Also highlighted are mentions of the fact that John Kelly's child had died.
I feel this would be his first born son, John Kelly born 1869 at Alberton.
I found a birth registration # 19875 but no death registration as yet.
The digitised article is quite hard to read in places so I have copied the transcript below.
THE PORT ALBERT LIBEL CASE. (1870, February 26).Gippsland Times (Vic. : 1861 - 1954), p. 4 Edition: Morning.. Retrieved November 19, 2012, from http://nla.gov.au/nla.news-article61344967
THE PORT ALBERT LIBEL CASE
Eccles v. James
(Before His Honor Judge Bindon and a
jury)We have obtained a copy of the proceedings in the above case, which was tried in the last Palmerston County Court and resulted in a verdict for plaintiff, damages £25, and costs £13 15s.
For Plaintiff - Mr Armstrong
For Defendant - Mr Waldock
Mr Armstrong briefly stated the case as follows:-
The plaintiff Dr. Eccles is a young man, married, ? the world. The defendant James I am informed is well-to- do, being agent for the Gippsland Steam Navigation Company, also commission agent and a landed proprietor.
The cause of action arose as follows: Some time ago the plaintiff was called upon to attend a man named Nolan for injuries received on his face. Nolan took proceedings against James in the Police Court for assault and obtained a verdict.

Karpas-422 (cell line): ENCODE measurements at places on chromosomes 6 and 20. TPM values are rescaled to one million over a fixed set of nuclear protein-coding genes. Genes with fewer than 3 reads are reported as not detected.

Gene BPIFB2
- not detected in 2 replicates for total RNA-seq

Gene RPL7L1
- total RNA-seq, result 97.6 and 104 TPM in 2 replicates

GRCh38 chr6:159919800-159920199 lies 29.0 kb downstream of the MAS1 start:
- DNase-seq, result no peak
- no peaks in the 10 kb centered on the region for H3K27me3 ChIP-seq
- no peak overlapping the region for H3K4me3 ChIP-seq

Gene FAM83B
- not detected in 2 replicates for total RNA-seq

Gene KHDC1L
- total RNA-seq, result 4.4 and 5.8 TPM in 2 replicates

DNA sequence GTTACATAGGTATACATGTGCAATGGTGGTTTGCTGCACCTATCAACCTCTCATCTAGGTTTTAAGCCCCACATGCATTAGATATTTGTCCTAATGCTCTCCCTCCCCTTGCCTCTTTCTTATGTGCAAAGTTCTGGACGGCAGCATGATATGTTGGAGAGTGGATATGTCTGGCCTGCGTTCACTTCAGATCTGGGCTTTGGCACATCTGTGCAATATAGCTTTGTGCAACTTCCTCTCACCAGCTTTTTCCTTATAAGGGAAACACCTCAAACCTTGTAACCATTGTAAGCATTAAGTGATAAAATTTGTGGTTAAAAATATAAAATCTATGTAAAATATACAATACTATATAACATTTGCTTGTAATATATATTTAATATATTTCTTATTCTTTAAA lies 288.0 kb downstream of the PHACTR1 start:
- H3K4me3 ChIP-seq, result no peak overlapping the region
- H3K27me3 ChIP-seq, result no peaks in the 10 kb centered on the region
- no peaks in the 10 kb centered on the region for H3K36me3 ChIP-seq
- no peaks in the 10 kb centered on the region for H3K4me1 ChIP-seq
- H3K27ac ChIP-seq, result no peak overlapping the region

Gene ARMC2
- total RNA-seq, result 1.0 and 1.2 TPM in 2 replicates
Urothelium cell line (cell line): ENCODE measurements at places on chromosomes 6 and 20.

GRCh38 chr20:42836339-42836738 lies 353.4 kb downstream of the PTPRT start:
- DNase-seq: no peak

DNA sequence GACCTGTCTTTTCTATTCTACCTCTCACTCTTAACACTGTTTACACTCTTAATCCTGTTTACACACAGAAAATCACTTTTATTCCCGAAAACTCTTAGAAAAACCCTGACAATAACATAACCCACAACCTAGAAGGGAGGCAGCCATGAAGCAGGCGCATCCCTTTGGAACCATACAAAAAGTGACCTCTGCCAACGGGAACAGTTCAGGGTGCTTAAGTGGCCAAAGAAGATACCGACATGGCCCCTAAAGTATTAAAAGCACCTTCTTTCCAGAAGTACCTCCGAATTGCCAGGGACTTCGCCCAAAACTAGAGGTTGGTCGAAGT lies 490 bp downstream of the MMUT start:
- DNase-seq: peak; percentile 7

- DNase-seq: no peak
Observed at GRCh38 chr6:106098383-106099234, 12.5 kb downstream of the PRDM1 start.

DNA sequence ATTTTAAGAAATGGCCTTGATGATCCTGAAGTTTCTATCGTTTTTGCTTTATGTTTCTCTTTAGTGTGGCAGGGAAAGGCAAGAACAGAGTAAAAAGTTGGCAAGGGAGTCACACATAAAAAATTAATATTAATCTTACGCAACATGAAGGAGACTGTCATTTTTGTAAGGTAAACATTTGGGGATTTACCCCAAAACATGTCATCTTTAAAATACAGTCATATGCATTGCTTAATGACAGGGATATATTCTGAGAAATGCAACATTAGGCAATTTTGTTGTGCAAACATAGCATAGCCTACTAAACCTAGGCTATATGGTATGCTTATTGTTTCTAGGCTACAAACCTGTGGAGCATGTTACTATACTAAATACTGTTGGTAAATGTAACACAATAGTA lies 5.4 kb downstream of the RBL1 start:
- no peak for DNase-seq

James being fined £3. Nolan proceeded against James in the last County Court and again obtained a verdict; the plaintiff in this case, Dr. Eccles, gave evidence with respect to the injuries from which Nolan was suffering and for which he (James), it appears, took offence and showed his vindictive feeling at this time, and it appears calIed at Kelly's house and used words to this effect - that he (James) had called to see how things were going on, so that he might have a slant at the doctor; that he, the doctor, was a damned young rascal ; that he went into the box and perjured himself when he said he broke Paddy Nolan's jaw; that if he had the damned young scamp near him he would like to serve him in the same way; that he had only blackened Nolan's eyes, and that he should have it in for him (the doctor) as long as he lived.
These being the circumstances of the case, he considered himself bound to bring the case before a jury of his countrymen, and vindicate his professional reputation. I will prove these statements by reputable witnesses and if such be the case you will, I am sure, agree with me in saying that the latter is one likely to injure the professional reputation of my client James Howard Eccles, sworn, deposed:
I am a surgeon, and the plaintiff in this case; I received my qualifications from the College of Surgeons, Ireland. I am the only medical practitioner in this district, and the person referred to in the letter signed "Humanity," which appeared in the Gippsland Mercury, dated Port Albert, November 30th, 1869. I have resided in the district since August 1862, and have left the district twice.
Once on a previous occasion l went to Rosedale; it was for the purpose of being examined (medically) so as to effect an insurance on my life. I have never, at my own request, had any asistance rendered to me by any Government official. (Here the witness explained that Mr. Branford, collector of customs, had been present once, and he then simply held a child while it was operated on) I have complained some time ago to the Hon. Commissioner of Trades and Customs about Branford interfering with me.